Ahh, spring is here. The flowers, the birds. Sunny seventy degree weather. It's time to scrape the rust off the grill, test drive the lawn mower (or call the gardener!) and order some running shoes. And, of course, I always find this burst of renewal a great time to reflect on financial goals. After all, it still rains in the spring, so take advantage!
For those of you that have been diligently reading my quarterly letters (thanks Mom and Dad). You will remember that there is Financial Spring Cleaning that needs to be done. The rest of you can catch up on that here. It's also a good time to revisit your goals. One goal that I have discussed often is saving for college. But not only saving for college, saving for college with the 529 plan...
An Ode to the 529 Savings Plan
(Or: How to save for college while sticking it to the tax man - legally!)
When you think about common financial goals, college ends up being a big one. Actually, it's a doozy. For most people, paying for their children's college will be the one of biggest expenditures they ever make. Second only to their house. But at least with your house you can take 30 years to pay it off. College costs hit in a four year window (hopefully only four years)!
Given the size of the goal, I'm surprised that the 529 plan is not more popular. These are state sponsored accounts that are used to fund tuition for your child's college education. They come in two varieties: pre-paid tuition and savings plans. The pre-paid tuition plan allows you to buy in-state college credits for today's prices and use them in the future. Unfortunately these can only be used for a college in your home state. How do you know what school your child will go to? Quinn can't even construct sentences of more than two words, how is she going to be able to tell me what college she prefers (I was playing the word game with her the other day and I got her to say "Berkeley")?
Generally, in planning, I focus more on the College Savings 529, which allows you to save money that can be used at any accredited institution in or out of state (and a large number of international locations). But, a surprising number of people that I talk to seem hesitant to use this vehicle to save for college tuition. Which is unfortunate, because there are some great advantages.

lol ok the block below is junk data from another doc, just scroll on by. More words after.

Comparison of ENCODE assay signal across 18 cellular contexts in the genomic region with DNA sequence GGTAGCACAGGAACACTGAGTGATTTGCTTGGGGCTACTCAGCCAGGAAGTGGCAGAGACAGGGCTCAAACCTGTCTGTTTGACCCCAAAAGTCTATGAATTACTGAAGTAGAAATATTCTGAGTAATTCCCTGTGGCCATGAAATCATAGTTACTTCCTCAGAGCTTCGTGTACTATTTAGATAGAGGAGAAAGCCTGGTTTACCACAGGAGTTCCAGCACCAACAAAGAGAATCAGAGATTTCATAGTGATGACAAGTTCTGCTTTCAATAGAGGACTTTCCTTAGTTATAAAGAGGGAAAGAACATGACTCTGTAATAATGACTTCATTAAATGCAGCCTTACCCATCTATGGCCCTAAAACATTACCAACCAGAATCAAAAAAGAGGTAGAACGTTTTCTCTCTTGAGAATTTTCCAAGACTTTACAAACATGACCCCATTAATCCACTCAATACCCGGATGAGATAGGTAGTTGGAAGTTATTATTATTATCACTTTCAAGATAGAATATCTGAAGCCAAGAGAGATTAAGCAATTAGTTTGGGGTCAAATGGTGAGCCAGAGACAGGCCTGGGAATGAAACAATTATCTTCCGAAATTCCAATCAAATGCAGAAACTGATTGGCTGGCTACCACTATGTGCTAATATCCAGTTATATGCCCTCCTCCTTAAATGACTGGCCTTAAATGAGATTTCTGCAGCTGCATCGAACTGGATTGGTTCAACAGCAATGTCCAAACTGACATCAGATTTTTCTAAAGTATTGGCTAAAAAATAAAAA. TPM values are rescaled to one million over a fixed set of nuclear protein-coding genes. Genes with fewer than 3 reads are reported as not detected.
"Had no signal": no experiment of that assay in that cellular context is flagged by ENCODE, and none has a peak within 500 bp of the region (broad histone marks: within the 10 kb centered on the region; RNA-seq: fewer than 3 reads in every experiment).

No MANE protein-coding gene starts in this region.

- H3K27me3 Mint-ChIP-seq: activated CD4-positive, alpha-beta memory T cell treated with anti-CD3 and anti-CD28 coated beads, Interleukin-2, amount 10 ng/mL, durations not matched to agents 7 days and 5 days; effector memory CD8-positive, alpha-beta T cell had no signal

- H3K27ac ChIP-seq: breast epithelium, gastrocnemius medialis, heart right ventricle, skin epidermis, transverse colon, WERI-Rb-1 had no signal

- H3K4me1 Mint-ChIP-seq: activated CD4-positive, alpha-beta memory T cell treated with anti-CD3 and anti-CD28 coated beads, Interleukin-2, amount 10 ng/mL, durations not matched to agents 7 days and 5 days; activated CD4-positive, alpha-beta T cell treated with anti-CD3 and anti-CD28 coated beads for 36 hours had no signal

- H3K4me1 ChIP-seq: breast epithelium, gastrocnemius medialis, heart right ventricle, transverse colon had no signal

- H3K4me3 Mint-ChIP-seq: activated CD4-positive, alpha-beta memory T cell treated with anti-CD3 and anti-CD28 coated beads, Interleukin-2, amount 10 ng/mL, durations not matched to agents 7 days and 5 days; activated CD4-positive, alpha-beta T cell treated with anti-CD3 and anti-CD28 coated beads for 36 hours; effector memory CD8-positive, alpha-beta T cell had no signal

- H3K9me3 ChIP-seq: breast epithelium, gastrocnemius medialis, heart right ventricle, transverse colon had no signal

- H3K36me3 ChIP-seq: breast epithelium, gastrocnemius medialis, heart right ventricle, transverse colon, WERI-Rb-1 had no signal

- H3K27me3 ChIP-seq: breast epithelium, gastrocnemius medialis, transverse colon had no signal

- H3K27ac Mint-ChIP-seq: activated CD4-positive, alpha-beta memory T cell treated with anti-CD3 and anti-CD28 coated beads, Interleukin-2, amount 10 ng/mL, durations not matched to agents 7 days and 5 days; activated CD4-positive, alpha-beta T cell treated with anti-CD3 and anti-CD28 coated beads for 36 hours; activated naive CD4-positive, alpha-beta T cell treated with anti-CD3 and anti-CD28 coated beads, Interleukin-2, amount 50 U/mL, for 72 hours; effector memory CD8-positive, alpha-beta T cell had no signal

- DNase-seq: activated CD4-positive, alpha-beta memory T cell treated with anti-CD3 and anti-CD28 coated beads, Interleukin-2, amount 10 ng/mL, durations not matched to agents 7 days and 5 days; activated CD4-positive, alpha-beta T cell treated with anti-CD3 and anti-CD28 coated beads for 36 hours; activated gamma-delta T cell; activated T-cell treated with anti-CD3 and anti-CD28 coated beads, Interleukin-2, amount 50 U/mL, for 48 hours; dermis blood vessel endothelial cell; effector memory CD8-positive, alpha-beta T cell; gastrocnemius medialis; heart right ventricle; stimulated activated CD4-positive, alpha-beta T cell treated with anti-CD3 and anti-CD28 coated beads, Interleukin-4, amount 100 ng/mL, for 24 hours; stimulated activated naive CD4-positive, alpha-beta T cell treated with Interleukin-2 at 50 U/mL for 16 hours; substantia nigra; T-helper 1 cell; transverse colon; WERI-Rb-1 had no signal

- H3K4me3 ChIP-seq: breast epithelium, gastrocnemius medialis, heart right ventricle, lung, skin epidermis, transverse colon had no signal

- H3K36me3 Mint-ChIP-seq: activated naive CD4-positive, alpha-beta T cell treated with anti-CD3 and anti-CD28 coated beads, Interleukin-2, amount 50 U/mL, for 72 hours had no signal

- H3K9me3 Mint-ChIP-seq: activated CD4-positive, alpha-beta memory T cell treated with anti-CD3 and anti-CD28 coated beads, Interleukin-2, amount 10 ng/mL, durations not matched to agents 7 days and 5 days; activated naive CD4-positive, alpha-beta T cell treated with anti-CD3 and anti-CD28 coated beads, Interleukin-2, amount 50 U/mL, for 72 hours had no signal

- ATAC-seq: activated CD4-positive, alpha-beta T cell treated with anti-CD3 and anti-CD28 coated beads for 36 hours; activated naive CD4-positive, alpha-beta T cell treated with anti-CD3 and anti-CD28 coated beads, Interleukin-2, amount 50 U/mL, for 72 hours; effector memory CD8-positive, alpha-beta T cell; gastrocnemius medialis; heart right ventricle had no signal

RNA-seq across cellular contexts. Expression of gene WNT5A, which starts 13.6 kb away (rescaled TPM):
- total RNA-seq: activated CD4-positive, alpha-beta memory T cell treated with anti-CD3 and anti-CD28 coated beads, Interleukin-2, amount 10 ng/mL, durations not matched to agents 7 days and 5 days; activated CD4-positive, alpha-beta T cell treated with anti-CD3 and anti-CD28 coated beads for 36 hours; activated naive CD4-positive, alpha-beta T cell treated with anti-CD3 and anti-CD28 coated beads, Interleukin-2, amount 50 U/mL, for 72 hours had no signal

"Don't try to understand the tax code", one of my instructors once informed me, "just memorize it." Despite this rather tragic admonishment, I was also introduced to the concept of tax symmetry. Which sometimes, but not always, runs through the tax code. The 401K is a great example of tax symmetry: you get a tax deduction now, when you contribute; but later when you withdraw, you owe taxes. No tax now, but tax later: symmetry. The 529 Savings Plan is one of the few places in the tax code where you get better than symmetry in the tax code. You contribute dollars today, the earnings grow tax free, and they are never taxed as long they are used for qualified college educational expenses. I will repeat for the disbelievers: earnings are never taxed as long they are used for qualified college educational expenses! Those are very rare words in the tax code.
In addition to the earnings benefit, here are some other advantages to the 529 Savings Plan:
High Contribution Limits: Unlike some other tax advantaged savings options, the limit for tax deferred contributions is set at the Gift Tax exclusion, which is $14,000 in 2013. This is per person, per beneficiary. So a couple could contribute $28,000 each year to a 529 plan for each child.
5 Year Accelerated Contribution: Contributors are allowed to front load their contribution and place 5 years of contributions in at once. So each parent could contribute $70,000 to junior's 529 account. They can't make another contribution until 5 years have elapsed.
State Tax Deduction: Some states allow a portion of the 529 contribution to be written off of state taxes. Unfortunately California is not one of the states that gives a deduction.
There are some other "soft" benefits associated with the 529 plan. For example, when family members ask what type of present they should get Quinn for her birthday, I suggest an item and a contribution to her college savings account. I call this "The Grandparent Effect". If relatives are really motivated, they can even open their own 529 for your child. That way, they can also benefit from the state tax deduction if it is available. Additionally, I find it helpful that the 529 plan keeps college funds separate and distinct. I feel this helps people focus on the specific goal of funding college.
I think the 529 is an excellent tool to address the pressing need for parents to save for college. I also think it is under appreciated. This was just a quick overview of some of the main benefits. If you'd like to talk about 529 plans and how they would fit your situation, I'd be happy to talk with you. Also, if your friends or family have questions about 529 plans or any financial issue, please feel free to make an introduction or forward this letter. We provide Financial Planning and Investment Management services and would be happy to talk with your acquaintances. We will treat your friends and family with the same care and diligence that we treat you.
Brian McCann, CFP®
Note: The contents of this site are general in nature and not intended as specific investment advice. All investments are subject to risk; including loss of investment value. If you have any question regarding investments or concepts in these pages, please consult with an investment professional.